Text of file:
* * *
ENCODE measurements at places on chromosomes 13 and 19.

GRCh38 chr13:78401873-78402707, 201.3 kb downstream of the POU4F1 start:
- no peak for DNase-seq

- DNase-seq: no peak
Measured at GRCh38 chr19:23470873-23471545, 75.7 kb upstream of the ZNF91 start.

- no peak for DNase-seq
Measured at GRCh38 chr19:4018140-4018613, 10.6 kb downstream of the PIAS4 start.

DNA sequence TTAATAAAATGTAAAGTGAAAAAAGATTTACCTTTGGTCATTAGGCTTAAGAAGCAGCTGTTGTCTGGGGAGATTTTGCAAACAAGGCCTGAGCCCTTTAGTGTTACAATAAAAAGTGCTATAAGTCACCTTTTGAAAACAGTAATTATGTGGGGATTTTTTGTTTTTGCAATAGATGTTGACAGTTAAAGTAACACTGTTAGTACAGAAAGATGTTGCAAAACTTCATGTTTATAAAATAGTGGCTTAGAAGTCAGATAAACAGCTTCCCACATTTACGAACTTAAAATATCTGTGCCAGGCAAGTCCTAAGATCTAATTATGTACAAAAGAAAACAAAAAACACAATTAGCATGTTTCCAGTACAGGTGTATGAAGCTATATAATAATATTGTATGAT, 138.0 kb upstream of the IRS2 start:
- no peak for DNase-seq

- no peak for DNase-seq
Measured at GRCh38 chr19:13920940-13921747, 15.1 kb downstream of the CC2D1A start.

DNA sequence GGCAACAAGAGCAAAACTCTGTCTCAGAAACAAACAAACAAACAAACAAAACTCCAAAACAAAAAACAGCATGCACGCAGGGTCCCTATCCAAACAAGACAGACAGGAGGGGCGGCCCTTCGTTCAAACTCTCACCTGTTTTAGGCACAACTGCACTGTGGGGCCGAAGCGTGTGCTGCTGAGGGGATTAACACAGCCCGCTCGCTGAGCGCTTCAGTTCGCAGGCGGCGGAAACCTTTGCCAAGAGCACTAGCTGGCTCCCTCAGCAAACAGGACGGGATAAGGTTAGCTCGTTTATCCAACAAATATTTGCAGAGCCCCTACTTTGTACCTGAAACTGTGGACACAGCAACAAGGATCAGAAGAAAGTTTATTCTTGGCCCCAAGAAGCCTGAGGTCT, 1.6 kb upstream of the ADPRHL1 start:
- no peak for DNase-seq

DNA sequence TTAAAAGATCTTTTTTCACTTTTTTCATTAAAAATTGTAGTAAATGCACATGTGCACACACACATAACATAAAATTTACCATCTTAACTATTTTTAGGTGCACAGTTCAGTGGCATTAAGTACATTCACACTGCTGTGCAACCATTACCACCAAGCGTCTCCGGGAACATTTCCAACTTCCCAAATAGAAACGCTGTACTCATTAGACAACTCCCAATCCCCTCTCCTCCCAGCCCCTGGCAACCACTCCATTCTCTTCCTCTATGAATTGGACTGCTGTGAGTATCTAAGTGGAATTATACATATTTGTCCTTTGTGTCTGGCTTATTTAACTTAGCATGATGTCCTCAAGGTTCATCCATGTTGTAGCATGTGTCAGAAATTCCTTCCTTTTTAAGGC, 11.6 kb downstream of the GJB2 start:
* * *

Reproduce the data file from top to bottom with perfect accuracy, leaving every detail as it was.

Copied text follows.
ENCODE measurements at places on chromosomes 13 and 19.

GRCh38 chr13:78401873-78402707, 201.3 kb downstream of the POU4F1 start:
- no peak for DNase-seq

- DNase-seq: no peak
Measured at GRCh38 chr19:23470873-23471545, 75.7 kb upstream of the ZNF91 start.

- no peak for DNase-seq
Measured at GRCh38 chr19:4018140-4018613, 10.6 kb downstream of the PIAS4 start.

DNA sequence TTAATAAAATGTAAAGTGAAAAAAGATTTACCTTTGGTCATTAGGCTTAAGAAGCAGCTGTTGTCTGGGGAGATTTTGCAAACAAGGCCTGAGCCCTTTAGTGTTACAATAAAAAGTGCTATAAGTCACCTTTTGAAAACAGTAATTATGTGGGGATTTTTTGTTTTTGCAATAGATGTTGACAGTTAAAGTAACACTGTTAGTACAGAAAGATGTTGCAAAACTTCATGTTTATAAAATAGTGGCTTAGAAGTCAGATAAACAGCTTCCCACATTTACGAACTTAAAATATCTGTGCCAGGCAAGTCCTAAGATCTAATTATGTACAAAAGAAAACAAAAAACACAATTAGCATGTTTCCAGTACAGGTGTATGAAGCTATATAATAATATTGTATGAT, 138.0 kb upstream of the IRS2 start:
- no peak for DNase-seq

- no peak for DNase-seq
Measured at GRCh38 chr19:13920940-13921747, 15.1 kb downstream of the CC2D1A start.

DNA sequence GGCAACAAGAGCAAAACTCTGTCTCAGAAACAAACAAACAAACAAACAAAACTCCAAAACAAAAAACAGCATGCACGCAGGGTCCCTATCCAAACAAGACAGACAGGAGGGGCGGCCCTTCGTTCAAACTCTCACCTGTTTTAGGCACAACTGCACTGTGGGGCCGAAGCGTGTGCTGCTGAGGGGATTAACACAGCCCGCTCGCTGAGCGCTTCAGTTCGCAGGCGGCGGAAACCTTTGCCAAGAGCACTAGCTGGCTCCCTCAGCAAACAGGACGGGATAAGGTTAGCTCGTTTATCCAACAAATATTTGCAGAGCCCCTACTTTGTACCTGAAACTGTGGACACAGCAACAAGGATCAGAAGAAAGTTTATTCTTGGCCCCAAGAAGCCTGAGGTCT, 1.6 kb upstream of the ADPRHL1 start:
- no peak for DNase-seq

DNA sequence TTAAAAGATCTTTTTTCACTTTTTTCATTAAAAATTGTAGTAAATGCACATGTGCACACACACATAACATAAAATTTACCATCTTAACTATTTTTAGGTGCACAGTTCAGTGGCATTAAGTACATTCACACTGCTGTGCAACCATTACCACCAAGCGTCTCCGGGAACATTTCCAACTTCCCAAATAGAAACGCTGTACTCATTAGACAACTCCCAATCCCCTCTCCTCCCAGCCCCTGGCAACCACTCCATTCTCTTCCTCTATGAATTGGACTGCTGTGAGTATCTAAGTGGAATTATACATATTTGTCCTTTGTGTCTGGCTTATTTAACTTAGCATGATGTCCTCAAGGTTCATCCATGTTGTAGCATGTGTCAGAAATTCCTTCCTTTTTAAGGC, 11.6 kb downstream of the GJB2 start: